Dr. Connie Omari:
Dr. O is here with a training on assertiveness. Training for assertiveness is basically going to be useful because it’s going to stop some of this behavior that I call black or white thinking. So basically, people think they either have to, you know, hate a person or behave very poorly with a person in an intense way, or in a less intense way, which we’re going to talk about in this training, or they think that they just don’t need to be in a relationship with the person at all.
And a lot of times, people don’t understand what the healthy medium is in conflict resolution. So that is why it’s going to be important today for me to go over this material with you. Okay, so being assertive is that nice, happy peace in the middle; it is the place where you respect both yourself and the rights of other people, okay, that we should all strive for. Anytime we’re in a situation where we feel uncomfortable or disappointed.
The challenge is that, a lot of times, we don’t know how to sit there because we get confused with the other variables that are often going on in the back of our heads. So one of those is being aggressive, right? So we know that being aggressive is going to include things like name-calling, of course, being physically aggressive, being emotionally negligent, like withdrawing, hiding, or keeping away from the people, or the person, whoever it is, that’s giving you the problem that all of those things can be aggressive because they are strong, intense reactions that violate other people. So you might feel like it helps you, but if it violates you, it hurts the other person. So that’s being aggressive. Now, being passive is the exact opposite of being aggressive.
And that is when you withdraw so much that it might help the other person, but it might not help you. So I think when I think about that, it’s just an example that comes to mind: I know somebody who’s a little overweight, you know, and people might tease them, which is not appropriate either because that person is being aggressive, right? The person who was teasing the person for being overweight is the aggressive person, but the passive person, rather than, you know, say, Well, you ugly, you know, or I will tell you what I tell my kid at the end it a little bit, but I just want to make the point first, the passive person is going to kind of withdraw and not say anything back.
So, what happens when you do that is that you accept the other person’s rights, you respect their rights, but then you fall back on your own. So let me just tell you this: I get to share it because my daughter, you know, she’s four years old, and she’s, you know, on the heavier side, but she’s finally getting to the age where it’s a little sensitive to be calling her fat. So yall, I’m calling my baby fat because she’s not, and she really isn’t; she’s built like her mother, which is, you know, full and unhealthy. But she is not fat. So we’re not going to call it that, but she did tell me that somebody called her fat. And I’m not gonna lie; I was not using my assertiveness training and skills at that time. So I told him, I said, Well, you tell them that, you can be fat, but they’ll always be ugly, you know, because that was my way of just clapping back. And making it very clear that you’re not going to be bullying my little girl. But anyway, to clarify, this isn’t about, you know, kids and the drama and stuff that they go through.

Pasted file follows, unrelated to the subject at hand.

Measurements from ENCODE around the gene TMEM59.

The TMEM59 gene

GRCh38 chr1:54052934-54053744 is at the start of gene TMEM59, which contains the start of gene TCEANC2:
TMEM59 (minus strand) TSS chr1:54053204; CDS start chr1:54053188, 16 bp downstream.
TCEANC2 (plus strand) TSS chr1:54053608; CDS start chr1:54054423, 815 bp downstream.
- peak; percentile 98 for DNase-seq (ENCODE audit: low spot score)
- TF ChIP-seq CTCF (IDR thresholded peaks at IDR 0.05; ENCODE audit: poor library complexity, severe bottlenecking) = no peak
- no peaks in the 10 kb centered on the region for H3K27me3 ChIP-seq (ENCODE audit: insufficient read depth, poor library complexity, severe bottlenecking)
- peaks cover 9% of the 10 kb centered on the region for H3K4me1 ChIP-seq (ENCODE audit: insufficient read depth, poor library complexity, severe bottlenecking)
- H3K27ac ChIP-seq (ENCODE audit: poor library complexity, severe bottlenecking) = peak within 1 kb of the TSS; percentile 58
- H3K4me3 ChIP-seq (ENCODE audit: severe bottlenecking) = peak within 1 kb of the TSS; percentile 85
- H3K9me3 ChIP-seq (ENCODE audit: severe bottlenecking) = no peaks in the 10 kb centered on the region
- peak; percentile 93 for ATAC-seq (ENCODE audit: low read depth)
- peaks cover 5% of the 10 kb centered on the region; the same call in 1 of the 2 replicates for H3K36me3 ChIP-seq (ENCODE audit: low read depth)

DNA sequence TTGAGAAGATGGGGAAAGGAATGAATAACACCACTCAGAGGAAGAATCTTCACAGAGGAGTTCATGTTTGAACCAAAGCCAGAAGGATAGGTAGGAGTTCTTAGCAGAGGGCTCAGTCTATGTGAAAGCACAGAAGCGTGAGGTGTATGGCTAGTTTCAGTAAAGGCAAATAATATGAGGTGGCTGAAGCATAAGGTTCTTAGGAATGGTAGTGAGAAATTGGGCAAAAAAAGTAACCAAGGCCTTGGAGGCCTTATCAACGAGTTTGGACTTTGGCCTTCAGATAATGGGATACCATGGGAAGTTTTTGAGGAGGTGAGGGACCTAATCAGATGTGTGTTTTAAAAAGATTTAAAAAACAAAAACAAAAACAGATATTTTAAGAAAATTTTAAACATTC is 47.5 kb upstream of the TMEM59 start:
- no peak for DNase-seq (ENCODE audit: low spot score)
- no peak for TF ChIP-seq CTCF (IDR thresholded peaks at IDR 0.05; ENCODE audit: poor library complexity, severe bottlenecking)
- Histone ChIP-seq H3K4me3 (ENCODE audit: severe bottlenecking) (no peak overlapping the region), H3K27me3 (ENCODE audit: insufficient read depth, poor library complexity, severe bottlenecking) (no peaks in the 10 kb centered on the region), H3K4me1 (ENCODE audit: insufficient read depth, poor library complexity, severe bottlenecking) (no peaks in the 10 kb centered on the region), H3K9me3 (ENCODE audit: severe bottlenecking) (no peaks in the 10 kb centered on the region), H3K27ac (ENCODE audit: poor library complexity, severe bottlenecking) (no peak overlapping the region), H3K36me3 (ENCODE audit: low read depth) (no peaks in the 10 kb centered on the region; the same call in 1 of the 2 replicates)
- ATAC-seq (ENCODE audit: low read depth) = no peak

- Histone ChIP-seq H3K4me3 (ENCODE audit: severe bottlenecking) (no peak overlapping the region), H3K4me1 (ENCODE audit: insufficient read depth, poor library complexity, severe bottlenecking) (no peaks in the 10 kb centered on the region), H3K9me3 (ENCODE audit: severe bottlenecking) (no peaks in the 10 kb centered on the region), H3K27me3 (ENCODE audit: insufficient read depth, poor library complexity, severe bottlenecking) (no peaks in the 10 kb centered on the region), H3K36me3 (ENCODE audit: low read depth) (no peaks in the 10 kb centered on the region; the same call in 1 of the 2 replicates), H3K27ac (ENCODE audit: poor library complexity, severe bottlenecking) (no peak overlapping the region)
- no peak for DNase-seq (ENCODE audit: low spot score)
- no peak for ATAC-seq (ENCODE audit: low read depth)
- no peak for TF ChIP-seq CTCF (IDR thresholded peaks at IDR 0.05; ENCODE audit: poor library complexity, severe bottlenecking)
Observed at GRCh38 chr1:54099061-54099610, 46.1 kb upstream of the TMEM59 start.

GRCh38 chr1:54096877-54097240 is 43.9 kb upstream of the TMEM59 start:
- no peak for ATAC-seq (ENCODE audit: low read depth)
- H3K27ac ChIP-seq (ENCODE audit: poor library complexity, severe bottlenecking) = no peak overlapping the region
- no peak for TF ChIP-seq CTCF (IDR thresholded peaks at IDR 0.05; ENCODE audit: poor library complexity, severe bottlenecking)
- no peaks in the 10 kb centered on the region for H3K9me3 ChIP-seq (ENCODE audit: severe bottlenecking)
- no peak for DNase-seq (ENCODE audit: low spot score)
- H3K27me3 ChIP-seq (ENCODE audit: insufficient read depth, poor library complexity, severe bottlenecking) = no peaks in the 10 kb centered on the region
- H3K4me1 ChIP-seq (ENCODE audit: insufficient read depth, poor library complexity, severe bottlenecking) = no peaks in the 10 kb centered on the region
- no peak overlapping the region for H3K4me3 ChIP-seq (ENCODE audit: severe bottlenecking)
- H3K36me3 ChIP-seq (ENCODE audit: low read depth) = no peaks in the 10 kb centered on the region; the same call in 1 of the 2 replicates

This is really about making sure that you’re putting your best foot forward in your relationships with people. So aggressive is when, when you’re being too intense, you accept the other person’s rights but violate your own. And being passive—I’m sorry, I’m sorry—the aggressive person is concerned about themselves and they violate other people; the passive person is going to be concerned about the other person, but they violate themselves. And that’s the case of the person who’s bullying you because you’re overweight and the passive person, you know, not saying anything back or maybe crying about it, etc. But there’s a final behavior. This one, I think, is probably as much if not more, so seen in the aggressive. When I definitely say I see aggressive behavior the most when people are upset, just you know, cutting below the belt, saying insensitive things, name-calling, hitting, whatever, I do see that the most unfortunately, but the next most common one is really being passive aggressive. So that’s when you’re passive in the moment, you know, but should you turn around and do something aggressive? When I think about this, I think about, you know, let’s say somebody makes you upset, and you don’t say anything; you just kind of do a low-key, you know, okay, you know, whatever; you don’t stand up for yourself, and you definitely don’t, you know, rock the boat in that moment. But then you go behind that person’s back and you put sugar in their tank in their car, something like that. That’s really aggressive.
And it looks like you didn’t do anything; you will be passive, but ultimately you were passively aggressive because you came up with a follow-up and did something kind of shady. So, these are just a few tips that will help you, but listen, the important thing is that we want to be that nice sweet spot right in the middle, and that’s called being assertive. It includes things like being confident, doing things with purpose, being intentional, and being respectful of both your rights and the other person’s rights. It really gets a problem solved in a way that everyone can leave amicably and everyone can feel respected. All right, so this was a quick assertiveness training delivered directly from Dr. O to you. If you have any questions or would like to work with me or someone in my practice, please contact us.